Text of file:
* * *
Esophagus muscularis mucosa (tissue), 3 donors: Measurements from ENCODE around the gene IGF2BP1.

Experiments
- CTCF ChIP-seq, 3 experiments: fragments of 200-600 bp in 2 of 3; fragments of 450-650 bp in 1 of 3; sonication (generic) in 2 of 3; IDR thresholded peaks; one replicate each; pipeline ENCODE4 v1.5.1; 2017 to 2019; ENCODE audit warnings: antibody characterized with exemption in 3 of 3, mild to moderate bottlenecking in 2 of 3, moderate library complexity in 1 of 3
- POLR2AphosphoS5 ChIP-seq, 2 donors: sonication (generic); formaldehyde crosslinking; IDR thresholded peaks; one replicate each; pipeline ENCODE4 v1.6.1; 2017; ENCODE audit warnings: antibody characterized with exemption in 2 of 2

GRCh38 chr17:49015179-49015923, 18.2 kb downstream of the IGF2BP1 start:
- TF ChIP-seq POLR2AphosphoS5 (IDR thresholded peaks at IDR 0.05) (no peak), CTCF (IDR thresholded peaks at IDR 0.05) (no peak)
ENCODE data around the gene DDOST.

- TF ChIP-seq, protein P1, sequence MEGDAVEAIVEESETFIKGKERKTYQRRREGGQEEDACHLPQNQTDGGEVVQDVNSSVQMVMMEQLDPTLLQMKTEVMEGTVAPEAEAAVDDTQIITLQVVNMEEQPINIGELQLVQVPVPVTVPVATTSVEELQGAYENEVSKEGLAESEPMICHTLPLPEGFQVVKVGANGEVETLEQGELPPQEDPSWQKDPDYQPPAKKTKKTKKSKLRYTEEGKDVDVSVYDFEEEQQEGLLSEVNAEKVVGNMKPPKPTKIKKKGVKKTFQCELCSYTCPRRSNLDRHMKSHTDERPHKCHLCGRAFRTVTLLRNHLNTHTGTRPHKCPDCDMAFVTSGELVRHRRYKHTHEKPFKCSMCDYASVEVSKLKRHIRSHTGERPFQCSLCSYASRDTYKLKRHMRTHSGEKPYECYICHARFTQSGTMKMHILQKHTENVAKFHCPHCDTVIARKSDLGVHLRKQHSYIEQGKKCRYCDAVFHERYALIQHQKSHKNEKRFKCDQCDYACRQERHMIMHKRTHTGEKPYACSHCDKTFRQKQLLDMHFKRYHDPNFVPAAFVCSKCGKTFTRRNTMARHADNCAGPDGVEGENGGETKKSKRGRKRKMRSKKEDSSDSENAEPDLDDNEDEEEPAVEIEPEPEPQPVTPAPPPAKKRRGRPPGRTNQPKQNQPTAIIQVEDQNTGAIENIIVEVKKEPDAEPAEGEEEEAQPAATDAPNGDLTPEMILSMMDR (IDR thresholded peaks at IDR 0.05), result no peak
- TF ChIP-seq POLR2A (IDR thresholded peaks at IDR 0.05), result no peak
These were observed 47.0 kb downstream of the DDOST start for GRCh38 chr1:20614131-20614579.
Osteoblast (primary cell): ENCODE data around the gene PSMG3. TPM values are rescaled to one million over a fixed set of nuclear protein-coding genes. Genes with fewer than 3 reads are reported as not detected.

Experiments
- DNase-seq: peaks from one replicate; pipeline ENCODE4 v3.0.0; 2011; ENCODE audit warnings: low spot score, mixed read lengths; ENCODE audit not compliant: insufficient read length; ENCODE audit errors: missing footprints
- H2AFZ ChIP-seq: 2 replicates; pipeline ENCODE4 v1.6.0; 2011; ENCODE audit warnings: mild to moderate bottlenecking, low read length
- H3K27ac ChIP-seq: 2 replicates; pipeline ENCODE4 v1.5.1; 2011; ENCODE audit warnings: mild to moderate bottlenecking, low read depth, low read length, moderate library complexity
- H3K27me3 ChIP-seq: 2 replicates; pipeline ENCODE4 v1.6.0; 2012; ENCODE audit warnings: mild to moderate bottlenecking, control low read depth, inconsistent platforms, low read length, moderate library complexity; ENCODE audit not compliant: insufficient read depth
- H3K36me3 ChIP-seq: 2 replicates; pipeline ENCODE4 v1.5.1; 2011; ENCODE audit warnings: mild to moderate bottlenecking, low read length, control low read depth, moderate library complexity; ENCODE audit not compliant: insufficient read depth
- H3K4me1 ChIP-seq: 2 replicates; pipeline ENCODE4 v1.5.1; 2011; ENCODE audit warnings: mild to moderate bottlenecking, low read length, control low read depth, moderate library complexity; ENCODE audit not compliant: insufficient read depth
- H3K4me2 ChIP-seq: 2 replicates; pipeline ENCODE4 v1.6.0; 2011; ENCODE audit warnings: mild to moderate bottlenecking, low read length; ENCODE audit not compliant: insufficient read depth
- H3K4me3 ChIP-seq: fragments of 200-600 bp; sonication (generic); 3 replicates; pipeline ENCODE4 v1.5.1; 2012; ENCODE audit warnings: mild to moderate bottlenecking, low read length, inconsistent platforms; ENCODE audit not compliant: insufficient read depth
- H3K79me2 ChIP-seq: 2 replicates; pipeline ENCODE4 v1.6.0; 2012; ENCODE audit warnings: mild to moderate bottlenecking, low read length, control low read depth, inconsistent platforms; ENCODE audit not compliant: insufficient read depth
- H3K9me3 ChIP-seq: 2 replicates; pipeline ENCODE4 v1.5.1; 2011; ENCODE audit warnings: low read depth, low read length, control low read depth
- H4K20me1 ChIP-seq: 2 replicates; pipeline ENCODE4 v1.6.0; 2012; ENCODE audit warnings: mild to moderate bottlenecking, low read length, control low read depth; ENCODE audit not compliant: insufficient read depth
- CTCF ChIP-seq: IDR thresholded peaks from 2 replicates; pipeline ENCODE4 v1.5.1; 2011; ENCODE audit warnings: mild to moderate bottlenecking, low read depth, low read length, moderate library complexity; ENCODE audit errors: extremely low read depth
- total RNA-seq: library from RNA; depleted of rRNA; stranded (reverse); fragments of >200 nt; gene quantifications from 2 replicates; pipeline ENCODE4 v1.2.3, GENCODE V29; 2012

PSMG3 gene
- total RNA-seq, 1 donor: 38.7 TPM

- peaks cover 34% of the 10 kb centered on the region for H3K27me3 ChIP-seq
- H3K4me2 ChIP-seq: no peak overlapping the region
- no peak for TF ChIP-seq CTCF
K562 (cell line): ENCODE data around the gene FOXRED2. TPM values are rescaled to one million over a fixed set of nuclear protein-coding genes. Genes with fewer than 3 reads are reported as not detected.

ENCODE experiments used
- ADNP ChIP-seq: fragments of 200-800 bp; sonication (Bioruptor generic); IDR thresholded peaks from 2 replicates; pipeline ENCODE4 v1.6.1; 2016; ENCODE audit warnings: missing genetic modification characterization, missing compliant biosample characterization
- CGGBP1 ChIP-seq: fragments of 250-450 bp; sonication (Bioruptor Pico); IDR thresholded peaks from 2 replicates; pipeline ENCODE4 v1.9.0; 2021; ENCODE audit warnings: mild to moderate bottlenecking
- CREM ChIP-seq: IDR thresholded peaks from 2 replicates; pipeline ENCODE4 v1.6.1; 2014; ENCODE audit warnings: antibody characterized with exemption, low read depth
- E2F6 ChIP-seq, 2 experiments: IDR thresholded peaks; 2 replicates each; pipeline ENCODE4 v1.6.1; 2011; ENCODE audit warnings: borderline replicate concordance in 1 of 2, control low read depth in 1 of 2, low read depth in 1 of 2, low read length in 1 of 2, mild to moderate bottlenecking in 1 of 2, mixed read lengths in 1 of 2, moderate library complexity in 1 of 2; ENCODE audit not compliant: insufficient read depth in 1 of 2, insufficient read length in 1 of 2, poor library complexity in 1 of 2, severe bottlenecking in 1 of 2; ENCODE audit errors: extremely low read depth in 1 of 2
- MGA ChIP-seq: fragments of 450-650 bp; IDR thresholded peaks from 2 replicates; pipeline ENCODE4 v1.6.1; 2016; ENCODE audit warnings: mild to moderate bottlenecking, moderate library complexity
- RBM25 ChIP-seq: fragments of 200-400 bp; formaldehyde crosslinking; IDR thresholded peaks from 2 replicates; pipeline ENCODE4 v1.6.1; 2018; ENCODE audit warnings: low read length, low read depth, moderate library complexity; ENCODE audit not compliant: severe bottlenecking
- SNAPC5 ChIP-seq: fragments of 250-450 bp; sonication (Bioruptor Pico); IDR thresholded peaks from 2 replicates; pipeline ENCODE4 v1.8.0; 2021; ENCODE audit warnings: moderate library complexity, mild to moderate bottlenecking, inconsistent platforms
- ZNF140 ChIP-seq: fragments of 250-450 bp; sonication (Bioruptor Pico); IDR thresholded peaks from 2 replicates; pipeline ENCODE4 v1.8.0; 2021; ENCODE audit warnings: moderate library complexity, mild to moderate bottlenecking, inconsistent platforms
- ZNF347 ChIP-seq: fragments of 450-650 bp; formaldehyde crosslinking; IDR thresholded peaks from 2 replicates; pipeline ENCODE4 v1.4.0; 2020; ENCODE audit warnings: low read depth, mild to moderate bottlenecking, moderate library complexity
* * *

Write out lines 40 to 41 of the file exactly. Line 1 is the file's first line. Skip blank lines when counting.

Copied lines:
- ZNF140 ChIP-seq: fragments of 250-450 bp; sonication (Bioruptor Pico); IDR thresholded peaks from 2 replicates; pipeline ENCODE4 v1.8.0; 2021; ENCODE audit warnings: moderate library complexity, mild to moderate bottlenecking, inconsistent platforms
- ZNF347 ChIP-seq: fragments of 450-650 bp; formaldehyde crosslinking; IDR thresholded peaks from 2 replicates; pipeline ENCODE4 v1.4.0; 2020; ENCODE audit warnings: low read depth, mild to moderate bottlenecking, moderate library complexity